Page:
The vast underfloor-mounted battery pack, developed by a joint venture with partner NEC, has a relatively small 24 kWh capacity (made up of 48 separate modules about the size of a hefty hardcover book)—and thus weighs around 400 pounds—but Nissan says that should be enough to drive 100 miles on a full charge. Just under a small cover at the snout of the car are two charging interfaces—one for home charging, the other for a quick-charging system. Although their was some conflicting information at the event as to how close the battery pack was to final form, Nissan was clearly not getting anything close to that range in this low-speed course. Now would be the time to tell you that we drove the LEAF in record low temperatures for Seattle—a crisp and sunny 30 degrees. To anyone who’s familiar with car batteries weakened by cold, the same thing happens to some degree even on modern lithium-ion packs.

Although our drive was too short to make any grand statements or pronounce the LEAF a winner, Nissan is poised to be the first with a mass-market EV, and that alone is creating quite a buzz among green-car fans.

Nissan wouldn't let us actually sit in the cosmetically final LEAF; we did lean inside and take note of the instrument panel, which contained a Honda-like two-tier gauge display, plus a clean center-console design with a nav/infotainment screen, plus buttons for preheating and precooling, useful features that will allow users to bring the LEAF to temperature while it’s still plugged into a charging station, thus using less battery power. Although the coarse, velvety upholstery in the LEAF is a little plain-looking, it's made of recycled plastic bottles and home appliances.

2011 Nissan LEAF prototype

2011 Nissan LEAF prototype

2011 Nissan LEAF prototype

2011 Nissan LEAF prototype

2011 Nissan LEAF prototype

2011 Nissan LEAF prototype

2011 Nissan LEAF prototype

2011 Nissan LEAF prototype

Nissan betting its future

If you want to be one of the first people to drive a LEAF, you'd best get in line now; Nissan will begin taking reservations in spring 2010 for the LEAF and says that about 22,000 have already expressed interest. They hope to confirm at least 20,000 reservations with purchase commitments by the time the first of 5,000 trial LEAFs are delivered late next year.

Expect LEAF pricing to land in the $28k to $35k range (though the battery pack will be leased), according to Nissan, with an upgraded 6.6 kW charger optional initially. A $7,500 federal tax credit will apply; in addition, federal tax credits apply to home charger installation, along with home infrastructure modifications required for the charger. And as icing on the cake, some states (Washington is one) are waiving sales tax on electric vehicles.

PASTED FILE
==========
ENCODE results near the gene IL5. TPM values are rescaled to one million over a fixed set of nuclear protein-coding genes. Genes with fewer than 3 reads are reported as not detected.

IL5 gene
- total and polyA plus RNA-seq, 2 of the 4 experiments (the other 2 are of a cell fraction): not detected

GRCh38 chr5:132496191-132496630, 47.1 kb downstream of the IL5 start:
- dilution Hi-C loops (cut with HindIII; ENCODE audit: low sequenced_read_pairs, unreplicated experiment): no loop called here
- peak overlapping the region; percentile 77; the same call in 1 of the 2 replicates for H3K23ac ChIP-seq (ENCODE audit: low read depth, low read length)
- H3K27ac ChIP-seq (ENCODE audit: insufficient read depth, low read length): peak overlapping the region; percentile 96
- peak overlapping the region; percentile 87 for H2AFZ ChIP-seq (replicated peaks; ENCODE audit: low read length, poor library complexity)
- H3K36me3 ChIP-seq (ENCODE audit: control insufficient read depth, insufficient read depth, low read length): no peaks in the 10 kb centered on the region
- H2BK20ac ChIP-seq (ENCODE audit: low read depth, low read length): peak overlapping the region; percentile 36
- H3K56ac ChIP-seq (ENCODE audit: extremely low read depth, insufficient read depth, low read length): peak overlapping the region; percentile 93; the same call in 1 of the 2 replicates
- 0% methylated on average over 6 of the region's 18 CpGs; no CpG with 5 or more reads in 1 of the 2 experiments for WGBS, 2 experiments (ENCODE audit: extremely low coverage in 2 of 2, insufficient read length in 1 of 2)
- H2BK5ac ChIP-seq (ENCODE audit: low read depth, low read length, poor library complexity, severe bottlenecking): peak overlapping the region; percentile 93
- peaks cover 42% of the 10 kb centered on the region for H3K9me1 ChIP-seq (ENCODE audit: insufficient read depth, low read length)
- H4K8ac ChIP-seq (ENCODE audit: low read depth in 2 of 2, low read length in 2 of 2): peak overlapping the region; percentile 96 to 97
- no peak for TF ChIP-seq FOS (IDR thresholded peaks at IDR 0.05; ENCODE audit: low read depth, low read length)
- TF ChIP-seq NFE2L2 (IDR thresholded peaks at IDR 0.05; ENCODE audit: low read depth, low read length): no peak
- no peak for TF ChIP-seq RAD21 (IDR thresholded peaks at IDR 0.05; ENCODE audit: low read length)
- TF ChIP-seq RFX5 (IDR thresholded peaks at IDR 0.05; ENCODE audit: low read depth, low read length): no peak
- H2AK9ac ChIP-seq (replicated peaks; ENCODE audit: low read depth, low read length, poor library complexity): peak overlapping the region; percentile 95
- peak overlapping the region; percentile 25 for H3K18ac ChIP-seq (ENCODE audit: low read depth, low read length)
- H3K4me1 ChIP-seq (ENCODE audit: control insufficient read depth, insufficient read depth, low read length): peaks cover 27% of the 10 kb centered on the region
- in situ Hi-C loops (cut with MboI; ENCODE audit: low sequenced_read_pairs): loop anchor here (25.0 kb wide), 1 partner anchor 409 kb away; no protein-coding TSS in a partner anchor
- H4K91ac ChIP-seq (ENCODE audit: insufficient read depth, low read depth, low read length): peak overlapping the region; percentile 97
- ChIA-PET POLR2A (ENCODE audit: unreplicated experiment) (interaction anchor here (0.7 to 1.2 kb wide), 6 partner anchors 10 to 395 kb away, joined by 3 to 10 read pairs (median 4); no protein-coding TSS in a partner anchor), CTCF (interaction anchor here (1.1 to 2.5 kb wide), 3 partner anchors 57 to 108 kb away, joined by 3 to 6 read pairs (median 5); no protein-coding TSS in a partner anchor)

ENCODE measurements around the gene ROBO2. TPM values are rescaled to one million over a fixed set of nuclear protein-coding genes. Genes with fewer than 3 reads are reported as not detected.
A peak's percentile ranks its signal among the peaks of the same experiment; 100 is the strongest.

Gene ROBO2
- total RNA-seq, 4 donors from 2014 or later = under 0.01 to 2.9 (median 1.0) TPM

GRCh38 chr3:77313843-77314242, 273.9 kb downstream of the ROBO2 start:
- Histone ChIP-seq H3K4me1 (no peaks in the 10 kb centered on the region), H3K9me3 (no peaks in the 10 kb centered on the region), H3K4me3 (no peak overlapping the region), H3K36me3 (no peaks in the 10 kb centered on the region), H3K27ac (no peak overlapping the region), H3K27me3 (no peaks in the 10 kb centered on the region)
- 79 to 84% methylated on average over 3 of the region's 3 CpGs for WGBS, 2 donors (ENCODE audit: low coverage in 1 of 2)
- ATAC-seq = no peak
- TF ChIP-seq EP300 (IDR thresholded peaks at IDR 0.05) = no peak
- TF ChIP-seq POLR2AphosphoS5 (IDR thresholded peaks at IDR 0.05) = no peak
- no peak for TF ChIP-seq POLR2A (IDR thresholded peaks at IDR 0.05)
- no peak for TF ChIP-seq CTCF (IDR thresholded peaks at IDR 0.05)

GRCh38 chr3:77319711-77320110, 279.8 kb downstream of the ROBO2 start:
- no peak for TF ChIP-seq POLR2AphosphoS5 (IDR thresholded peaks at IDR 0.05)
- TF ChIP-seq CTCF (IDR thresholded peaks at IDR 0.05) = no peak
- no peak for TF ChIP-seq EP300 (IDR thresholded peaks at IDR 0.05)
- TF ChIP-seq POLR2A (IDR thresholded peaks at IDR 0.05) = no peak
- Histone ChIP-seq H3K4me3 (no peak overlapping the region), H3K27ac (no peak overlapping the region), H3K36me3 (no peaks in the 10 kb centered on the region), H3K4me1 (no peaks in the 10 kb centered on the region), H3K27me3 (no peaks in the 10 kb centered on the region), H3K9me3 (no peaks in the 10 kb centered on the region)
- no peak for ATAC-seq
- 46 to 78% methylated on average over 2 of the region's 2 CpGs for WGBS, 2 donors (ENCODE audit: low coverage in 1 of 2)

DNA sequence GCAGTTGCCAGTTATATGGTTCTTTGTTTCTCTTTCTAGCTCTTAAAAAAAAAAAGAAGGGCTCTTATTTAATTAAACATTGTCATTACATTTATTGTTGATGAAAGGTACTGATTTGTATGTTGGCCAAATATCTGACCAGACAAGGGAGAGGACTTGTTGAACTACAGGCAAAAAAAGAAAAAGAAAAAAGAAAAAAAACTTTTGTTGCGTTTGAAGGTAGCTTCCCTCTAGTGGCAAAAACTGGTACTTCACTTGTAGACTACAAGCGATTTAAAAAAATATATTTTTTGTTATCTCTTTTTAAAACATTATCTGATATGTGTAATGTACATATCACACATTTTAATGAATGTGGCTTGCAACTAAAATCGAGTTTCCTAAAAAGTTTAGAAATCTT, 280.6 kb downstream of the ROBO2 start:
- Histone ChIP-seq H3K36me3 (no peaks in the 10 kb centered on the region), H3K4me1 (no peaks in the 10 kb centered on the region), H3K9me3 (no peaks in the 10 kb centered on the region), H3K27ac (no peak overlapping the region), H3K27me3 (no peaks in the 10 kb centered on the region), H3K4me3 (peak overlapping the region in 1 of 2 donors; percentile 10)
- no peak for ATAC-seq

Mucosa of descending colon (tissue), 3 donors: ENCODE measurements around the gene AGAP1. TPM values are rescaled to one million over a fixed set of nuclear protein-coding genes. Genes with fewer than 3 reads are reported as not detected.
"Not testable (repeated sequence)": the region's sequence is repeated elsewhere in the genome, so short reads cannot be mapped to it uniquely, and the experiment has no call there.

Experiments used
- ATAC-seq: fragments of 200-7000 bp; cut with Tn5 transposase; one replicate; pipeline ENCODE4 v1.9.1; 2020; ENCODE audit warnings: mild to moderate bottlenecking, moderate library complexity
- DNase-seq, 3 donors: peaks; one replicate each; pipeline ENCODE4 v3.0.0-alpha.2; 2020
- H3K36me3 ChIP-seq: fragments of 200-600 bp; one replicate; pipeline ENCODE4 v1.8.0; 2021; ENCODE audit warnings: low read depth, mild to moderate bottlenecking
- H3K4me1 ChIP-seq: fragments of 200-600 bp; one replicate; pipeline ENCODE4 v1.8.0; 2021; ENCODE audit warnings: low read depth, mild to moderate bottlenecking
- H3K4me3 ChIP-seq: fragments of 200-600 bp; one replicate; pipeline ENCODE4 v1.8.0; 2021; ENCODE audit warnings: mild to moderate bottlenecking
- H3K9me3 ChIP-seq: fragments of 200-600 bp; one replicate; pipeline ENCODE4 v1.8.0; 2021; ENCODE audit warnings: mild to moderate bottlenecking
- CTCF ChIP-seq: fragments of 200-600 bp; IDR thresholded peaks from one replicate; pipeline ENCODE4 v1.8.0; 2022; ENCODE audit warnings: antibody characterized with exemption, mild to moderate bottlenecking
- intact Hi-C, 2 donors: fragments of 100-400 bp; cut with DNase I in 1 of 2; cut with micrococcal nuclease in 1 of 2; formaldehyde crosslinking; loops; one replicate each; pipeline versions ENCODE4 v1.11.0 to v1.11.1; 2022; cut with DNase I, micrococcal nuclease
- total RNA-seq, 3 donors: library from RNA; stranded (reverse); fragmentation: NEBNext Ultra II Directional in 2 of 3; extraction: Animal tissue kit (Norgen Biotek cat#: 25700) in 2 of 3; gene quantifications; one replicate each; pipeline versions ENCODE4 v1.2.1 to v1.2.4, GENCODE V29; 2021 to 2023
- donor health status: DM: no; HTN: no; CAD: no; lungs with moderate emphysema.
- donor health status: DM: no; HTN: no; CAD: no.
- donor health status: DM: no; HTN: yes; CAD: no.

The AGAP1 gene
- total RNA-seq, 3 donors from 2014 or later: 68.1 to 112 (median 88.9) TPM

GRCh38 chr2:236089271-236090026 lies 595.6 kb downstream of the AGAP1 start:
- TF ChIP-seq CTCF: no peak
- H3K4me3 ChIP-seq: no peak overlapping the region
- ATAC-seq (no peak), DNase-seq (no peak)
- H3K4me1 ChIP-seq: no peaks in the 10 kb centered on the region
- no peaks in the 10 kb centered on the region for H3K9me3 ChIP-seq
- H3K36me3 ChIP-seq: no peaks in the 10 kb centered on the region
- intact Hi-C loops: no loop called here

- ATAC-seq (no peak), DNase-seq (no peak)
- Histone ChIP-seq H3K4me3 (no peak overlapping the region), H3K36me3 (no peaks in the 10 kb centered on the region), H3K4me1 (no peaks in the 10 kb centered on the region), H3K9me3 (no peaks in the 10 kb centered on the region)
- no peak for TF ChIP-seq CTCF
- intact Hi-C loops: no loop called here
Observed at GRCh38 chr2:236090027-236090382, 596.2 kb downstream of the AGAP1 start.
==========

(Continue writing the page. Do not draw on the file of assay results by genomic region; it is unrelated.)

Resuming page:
The strongest responses for LEAF so far, according to Nissan, have been in San Diego, Tucson, Seattle, Portland, and Los Angeles. The initial 5,000-vehicle trial will be offered in select cities—these markets included—under a special electric-vehicle infrastructure agreement between Nissan, local governments. An official for eTec, the company that Nissan is working with for charger installation, estimates that the typical home charger installation will cost $1,200 to $1,500. The charger hardware itself costs less than $1,000 for home chargers, but the arrangement with eTec will also include the installation of 250 three-phase fast chargers, strategically located in the LEAF trial regions but open for use by all EVs.

Nissan is betting a lot of its future on the mass production of the LEAF, which will only be the first of several electric cars. The LEAF will be a global electric car; Nissan has made a commitment to produce the vehicle and lithium-ion batteries at a plant in Tennessee, and also plans in the not-so-distant future to ramp up production at a plant in Europe, along with more battery production in Portugal and the U.K.

2019
The Car Connection
See the winners »
2019
The Car Connection
Commenting is closed for this article
 
Ratings and Reviews
Rate and review your car for The Car Connection
Review your car
The Car Connection Daily Headlines
I agree to receive emails from the site. I can withdraw my consent at any time by unsubscribing.
Thank you! Please check your email for confirmation.